Struggle stalwart Lillian Diedericks has been remembered for her role in building South African trade unions and her fight against apartheid.
Diedericks’ death was announced on Tuesday. She was 96.
The ANC in the Eastern Cape said Diedericks’ death had left a void because of her courageous spirit and historic contribution to the province, especially in Nelson Mandela Bay.
“The ANC has lost a revered leader and constant reminder of dedication and selflessness. Someone who embodied humility. This is a woman who was one of the founders of the Federation of South African Women,” spokesperson Gift Ngqondi said on Wednesday.
“She led the front in the early 50s, inspiring many leaders. She has left a huge void that threads our history of suffering under apartheid. She was a leader who had many struggles and led the trade union movement in Nelson Mandela Bay. We have lost a stalwart and a committed cadre who loved this country.”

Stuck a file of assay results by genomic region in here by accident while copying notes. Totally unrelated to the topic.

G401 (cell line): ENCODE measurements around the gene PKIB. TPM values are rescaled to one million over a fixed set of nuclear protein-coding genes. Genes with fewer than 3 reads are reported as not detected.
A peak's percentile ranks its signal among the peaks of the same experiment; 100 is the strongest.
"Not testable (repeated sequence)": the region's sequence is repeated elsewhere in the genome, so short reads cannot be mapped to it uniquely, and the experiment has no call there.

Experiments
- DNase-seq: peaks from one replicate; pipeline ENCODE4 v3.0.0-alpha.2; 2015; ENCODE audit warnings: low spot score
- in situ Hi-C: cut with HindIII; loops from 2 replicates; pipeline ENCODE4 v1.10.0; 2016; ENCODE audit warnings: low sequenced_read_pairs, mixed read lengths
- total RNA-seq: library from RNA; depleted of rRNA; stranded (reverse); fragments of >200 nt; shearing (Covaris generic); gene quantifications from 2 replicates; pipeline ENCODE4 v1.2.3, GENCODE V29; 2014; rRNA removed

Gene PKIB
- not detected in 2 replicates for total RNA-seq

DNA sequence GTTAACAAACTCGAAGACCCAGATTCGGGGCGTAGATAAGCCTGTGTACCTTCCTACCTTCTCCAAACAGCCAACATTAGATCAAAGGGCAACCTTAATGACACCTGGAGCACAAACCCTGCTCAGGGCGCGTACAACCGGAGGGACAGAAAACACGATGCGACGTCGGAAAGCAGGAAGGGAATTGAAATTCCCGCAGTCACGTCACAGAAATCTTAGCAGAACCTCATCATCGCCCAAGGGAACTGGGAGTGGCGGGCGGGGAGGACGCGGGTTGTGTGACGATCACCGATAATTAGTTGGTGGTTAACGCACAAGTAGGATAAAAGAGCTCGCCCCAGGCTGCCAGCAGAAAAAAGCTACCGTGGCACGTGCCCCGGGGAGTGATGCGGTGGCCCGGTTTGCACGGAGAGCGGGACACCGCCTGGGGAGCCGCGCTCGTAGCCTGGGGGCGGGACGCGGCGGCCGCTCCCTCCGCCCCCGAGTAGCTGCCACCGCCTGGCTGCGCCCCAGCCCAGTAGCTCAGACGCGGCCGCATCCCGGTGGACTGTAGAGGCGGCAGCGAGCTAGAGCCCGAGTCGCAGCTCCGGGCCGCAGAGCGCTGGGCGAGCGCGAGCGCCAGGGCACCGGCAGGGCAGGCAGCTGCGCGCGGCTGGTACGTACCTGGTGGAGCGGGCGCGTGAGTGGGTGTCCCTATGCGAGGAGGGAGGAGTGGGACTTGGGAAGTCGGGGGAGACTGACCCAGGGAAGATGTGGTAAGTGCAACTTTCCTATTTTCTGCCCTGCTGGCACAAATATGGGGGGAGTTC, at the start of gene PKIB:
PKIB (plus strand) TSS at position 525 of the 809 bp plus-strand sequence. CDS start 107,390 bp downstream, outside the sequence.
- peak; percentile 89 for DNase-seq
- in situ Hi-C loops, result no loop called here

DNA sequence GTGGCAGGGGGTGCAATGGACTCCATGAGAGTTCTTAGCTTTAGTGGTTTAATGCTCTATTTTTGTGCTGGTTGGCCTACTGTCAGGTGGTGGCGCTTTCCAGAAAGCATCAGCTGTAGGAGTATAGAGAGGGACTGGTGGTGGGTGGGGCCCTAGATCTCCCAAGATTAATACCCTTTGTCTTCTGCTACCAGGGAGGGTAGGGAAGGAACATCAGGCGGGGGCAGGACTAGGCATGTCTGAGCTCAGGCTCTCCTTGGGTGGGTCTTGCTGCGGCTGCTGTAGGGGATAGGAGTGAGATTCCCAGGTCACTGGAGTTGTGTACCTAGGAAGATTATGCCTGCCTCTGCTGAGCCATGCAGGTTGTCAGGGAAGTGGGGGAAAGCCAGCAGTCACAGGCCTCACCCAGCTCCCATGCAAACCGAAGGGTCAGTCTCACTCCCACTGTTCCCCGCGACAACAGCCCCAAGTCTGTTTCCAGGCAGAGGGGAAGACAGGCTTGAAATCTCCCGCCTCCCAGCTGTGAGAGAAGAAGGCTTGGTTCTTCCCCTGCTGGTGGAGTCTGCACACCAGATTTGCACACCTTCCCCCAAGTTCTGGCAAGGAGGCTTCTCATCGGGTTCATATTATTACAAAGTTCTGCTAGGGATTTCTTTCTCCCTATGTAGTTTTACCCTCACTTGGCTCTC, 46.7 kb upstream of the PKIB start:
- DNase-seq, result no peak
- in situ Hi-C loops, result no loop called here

Diedericks was awarded the Order of Luthuli in 2018 by President Cyril Ramaphosa to honour her contribution to the struggle against apartheid.
She was raised in Gqeberha and, like many South Africans, forced to move from her home in New Brighton because of the Group Areas Act.
She was active in the trade union movement with the Food and Canning Workers Union.
Diedericks played a role in founding the Federation of South African Women. This was the organisation that led thousands of women to the Union Buildings in a march against the expansion of the pass laws in 1956.
She and five other women faced treason charges in the 1950s for a protest march against the Port Elizabeth mayor. The group was later acquitted in 1961.
She was also banned for five years by the apartheid government in the mid-1960s.